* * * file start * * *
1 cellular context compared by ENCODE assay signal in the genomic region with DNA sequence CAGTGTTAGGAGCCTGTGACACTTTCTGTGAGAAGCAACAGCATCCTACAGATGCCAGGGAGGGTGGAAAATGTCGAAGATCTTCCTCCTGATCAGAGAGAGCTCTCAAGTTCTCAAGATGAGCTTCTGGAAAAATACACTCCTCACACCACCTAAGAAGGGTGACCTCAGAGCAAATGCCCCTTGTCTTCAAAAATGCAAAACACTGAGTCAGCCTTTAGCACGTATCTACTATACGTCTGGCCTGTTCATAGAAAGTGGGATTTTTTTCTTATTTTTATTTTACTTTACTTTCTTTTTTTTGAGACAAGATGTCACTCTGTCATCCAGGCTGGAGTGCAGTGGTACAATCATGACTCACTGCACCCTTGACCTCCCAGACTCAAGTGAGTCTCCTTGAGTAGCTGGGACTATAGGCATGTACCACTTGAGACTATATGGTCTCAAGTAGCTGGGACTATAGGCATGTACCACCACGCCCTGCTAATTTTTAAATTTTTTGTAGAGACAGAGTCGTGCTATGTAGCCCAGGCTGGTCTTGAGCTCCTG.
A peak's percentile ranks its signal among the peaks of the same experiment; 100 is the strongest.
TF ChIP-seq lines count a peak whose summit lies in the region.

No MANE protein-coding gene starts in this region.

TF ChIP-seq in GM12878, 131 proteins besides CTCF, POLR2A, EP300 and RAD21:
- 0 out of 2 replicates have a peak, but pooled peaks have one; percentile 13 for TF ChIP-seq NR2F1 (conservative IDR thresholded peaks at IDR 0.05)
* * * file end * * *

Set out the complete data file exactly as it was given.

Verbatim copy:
1 cellular context compared by ENCODE assay signal in the genomic region with DNA sequence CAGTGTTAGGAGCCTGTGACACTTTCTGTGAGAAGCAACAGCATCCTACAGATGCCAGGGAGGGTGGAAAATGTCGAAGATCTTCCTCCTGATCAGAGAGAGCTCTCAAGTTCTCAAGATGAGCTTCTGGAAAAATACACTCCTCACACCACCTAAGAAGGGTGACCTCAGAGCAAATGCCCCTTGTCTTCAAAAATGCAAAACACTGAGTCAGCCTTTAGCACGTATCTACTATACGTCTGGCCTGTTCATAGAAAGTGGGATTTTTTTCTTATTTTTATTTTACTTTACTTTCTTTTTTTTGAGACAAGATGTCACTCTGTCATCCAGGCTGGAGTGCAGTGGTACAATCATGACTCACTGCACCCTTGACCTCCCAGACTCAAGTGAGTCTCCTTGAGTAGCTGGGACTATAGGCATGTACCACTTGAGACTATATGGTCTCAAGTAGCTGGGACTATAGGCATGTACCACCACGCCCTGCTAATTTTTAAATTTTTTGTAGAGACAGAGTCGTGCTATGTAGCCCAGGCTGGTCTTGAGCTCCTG.
A peak's percentile ranks its signal among the peaks of the same experiment; 100 is the strongest.
TF ChIP-seq lines count a peak whose summit lies in the region.

No MANE protein-coding gene starts in this region.

TF ChIP-seq in GM12878, 131 proteins besides CTCF, POLR2A, EP300 and RAD21:
- 0 out of 2 replicates have a peak, but pooled peaks have one; percentile 13 for TF ChIP-seq NR2F1 (conservative IDR thresholded peaks at IDR 0.05)